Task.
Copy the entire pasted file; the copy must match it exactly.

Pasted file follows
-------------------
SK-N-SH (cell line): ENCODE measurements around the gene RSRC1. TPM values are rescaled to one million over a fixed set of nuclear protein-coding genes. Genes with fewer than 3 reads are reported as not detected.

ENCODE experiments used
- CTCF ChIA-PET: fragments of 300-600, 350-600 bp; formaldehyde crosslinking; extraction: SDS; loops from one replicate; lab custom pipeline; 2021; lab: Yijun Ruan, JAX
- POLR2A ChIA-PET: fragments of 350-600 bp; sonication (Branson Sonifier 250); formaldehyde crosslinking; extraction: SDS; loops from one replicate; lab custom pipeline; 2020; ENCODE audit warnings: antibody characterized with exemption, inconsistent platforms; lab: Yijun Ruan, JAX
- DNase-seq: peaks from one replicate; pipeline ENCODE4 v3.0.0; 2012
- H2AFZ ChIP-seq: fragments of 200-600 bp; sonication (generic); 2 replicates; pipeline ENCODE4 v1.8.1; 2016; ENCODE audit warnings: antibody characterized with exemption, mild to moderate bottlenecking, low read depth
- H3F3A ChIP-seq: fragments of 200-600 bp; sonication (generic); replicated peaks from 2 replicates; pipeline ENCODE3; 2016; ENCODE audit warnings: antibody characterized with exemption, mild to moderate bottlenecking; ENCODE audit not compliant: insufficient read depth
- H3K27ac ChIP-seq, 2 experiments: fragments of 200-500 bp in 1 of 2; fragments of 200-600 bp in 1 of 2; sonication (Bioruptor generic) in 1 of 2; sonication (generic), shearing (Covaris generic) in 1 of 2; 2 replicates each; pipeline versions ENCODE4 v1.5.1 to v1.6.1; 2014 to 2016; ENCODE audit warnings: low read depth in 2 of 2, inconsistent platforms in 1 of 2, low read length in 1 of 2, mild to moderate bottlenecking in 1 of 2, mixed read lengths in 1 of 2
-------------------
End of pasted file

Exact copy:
SK-N-SH (cell line): ENCODE measurements around the gene RSRC1. TPM values are rescaled to one million over a fixed set of nuclear protein-coding genes. Genes with fewer than 3 reads are reported as not detected.

ENCODE experiments used
- CTCF ChIA-PET: fragments of 300-600, 350-600 bp; formaldehyde crosslinking; extraction: SDS; loops from one replicate; lab custom pipeline; 2021; lab: Yijun Ruan, JAX
- POLR2A ChIA-PET: fragments of 350-600 bp; sonication (Branson Sonifier 250); formaldehyde crosslinking; extraction: SDS; loops from one replicate; lab custom pipeline; 2020; ENCODE audit warnings: antibody characterized with exemption, inconsistent platforms; lab: Yijun Ruan, JAX
- DNase-seq: peaks from one replicate; pipeline ENCODE4 v3.0.0; 2012
- H2AFZ ChIP-seq: fragments of 200-600 bp; sonication (generic); 2 replicates; pipeline ENCODE4 v1.8.1; 2016; ENCODE audit warnings: antibody characterized with exemption, mild to moderate bottlenecking, low read depth
- H3F3A ChIP-seq: fragments of 200-600 bp; sonication (generic); replicated peaks from 2 replicates; pipeline ENCODE3; 2016; ENCODE audit warnings: antibody characterized with exemption, mild to moderate bottlenecking; ENCODE audit not compliant: insufficient read depth
- H3K27ac ChIP-seq, 2 experiments: fragments of 200-500 bp in 1 of 2; fragments of 200-600 bp in 1 of 2; sonication (Bioruptor generic) in 1 of 2; sonication (generic), shearing (Covaris generic) in 1 of 2; 2 replicates each; pipeline versions ENCODE4 v1.5.1 to v1.6.1; 2014 to 2016; ENCODE audit warnings: low read depth in 2 of 2, inconsistent platforms in 1 of 2, low read length in 1 of 2, mild to moderate bottlenecking in 1 of 2, mixed read lengths in 1 of 2